Most teachers have explored their teaching philosophy at one point or another in their career. If it’s been awhile since you’ve done this, I suggest you redefine your philosophy as you may have learned a bit more about your personal teaching style in the time since you last defined your philosophy. To some, this may seem like a minor detail, but it can actually be quite helpful. Knowing and understanding your teaching philosophy will help inform how you conduct class.
Also, if anyone ever asks, you will be confident in your answer. If you’re having trouble getting started, you can simply google “how to write a teaching philosophy” or “teaching philosophy statement examples” to find some information on the internet. Also, you can write a general philosophy on your teaching practices as well as philosophies on planning, student growth, management, homework, attendance, etc).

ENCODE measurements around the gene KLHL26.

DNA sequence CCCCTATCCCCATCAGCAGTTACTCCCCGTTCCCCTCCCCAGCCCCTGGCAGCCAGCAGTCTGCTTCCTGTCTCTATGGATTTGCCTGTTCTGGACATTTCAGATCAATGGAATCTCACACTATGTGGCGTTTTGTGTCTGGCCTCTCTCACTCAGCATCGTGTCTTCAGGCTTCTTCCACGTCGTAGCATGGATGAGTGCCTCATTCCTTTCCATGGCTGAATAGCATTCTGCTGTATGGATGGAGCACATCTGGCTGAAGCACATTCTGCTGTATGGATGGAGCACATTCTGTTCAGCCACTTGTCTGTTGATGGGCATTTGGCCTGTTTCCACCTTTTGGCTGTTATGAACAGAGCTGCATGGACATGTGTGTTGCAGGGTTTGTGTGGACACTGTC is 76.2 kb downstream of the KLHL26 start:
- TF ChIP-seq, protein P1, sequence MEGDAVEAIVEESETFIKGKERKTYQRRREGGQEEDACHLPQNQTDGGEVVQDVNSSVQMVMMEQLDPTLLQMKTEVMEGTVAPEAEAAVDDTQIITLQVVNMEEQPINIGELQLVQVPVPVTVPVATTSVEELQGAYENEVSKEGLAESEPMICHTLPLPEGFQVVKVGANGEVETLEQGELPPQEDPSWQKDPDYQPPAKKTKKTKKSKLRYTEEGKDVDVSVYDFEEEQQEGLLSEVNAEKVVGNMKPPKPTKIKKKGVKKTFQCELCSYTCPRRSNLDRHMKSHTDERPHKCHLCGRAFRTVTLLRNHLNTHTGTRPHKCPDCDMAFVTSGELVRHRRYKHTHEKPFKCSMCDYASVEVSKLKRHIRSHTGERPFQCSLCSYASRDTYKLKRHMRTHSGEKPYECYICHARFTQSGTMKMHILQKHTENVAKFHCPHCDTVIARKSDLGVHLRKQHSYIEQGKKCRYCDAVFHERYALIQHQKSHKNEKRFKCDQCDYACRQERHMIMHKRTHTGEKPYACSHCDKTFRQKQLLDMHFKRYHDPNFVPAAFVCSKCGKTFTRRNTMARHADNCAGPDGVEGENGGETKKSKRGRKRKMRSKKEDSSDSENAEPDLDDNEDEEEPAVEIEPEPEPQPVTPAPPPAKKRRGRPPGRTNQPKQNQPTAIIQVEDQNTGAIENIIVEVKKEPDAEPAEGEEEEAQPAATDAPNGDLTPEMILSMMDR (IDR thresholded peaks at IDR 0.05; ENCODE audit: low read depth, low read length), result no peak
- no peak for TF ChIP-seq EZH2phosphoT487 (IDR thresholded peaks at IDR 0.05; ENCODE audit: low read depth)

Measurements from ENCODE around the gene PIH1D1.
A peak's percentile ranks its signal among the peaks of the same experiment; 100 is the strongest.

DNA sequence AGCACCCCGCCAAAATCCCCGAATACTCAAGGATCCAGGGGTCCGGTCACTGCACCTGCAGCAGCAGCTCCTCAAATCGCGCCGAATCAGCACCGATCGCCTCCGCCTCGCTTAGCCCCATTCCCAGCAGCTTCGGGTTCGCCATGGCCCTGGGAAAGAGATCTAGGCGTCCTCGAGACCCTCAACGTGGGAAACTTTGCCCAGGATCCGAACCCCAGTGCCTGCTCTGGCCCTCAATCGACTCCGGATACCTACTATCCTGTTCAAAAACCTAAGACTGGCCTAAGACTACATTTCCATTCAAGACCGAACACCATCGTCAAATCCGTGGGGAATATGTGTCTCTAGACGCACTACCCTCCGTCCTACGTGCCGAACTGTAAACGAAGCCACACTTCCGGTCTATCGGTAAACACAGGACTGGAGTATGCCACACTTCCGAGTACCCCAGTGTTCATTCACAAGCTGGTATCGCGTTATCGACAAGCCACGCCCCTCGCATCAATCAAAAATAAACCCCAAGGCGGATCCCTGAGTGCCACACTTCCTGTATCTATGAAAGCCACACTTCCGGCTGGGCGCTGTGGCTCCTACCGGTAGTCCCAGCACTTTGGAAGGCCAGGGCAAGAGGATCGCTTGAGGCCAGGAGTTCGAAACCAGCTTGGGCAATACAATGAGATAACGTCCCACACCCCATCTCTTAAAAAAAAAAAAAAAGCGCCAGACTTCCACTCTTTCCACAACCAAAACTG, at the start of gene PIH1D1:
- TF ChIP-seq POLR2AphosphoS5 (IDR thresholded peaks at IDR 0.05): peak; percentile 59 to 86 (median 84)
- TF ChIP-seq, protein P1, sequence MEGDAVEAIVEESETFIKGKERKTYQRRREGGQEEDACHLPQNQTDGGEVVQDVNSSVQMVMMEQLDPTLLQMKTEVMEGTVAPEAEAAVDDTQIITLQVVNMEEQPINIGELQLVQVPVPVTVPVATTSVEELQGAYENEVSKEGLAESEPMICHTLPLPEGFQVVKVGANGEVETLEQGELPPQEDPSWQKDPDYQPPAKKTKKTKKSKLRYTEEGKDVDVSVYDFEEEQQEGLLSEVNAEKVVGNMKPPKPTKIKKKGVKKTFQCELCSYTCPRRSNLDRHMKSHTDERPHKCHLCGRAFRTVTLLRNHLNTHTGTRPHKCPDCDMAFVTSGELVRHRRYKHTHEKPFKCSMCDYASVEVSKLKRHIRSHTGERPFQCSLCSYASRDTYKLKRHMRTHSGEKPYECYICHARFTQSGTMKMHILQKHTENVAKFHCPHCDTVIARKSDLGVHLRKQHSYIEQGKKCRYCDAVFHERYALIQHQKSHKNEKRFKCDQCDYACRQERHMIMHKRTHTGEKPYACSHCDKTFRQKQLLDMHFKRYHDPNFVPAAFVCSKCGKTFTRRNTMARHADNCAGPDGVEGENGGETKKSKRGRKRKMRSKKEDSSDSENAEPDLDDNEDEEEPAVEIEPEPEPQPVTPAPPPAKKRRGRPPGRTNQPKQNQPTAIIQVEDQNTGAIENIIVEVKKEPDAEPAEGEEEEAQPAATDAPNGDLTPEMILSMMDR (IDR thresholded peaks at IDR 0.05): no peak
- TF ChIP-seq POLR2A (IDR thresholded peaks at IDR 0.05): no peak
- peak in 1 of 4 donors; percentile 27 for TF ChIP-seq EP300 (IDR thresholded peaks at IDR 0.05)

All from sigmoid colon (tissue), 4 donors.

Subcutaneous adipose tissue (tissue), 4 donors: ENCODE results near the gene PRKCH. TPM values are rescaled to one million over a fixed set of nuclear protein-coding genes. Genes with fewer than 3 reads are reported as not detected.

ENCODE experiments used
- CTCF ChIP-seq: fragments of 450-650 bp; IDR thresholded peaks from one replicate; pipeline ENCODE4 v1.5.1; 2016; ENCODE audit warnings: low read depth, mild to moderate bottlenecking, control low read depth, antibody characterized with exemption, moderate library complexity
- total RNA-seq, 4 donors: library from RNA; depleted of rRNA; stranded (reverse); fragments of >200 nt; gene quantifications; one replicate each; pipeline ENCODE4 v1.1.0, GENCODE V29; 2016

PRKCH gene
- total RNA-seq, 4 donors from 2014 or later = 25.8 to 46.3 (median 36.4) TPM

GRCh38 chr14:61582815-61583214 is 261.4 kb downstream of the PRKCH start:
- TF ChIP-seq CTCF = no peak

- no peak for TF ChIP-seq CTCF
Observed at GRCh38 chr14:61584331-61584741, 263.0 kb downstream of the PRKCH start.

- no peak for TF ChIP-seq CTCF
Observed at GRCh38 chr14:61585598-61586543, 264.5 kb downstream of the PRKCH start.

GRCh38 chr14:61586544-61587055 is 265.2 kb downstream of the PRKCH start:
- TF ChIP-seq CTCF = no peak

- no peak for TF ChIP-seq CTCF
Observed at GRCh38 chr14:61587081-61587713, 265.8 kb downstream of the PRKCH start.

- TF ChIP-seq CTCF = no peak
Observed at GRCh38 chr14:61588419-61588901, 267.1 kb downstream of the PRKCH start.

Get Your Planning System in Check
All teachers should have a planning system in check for lessons. If you don’t already have a system, get one! It will organize your life and make your teaching more intentional and effective. There are many ways that you can setup your plans, but you should use whatever is the quickest and works for you. Some ideas you may want to include are: notes, objectives, language targets, list of activities, and worksheets.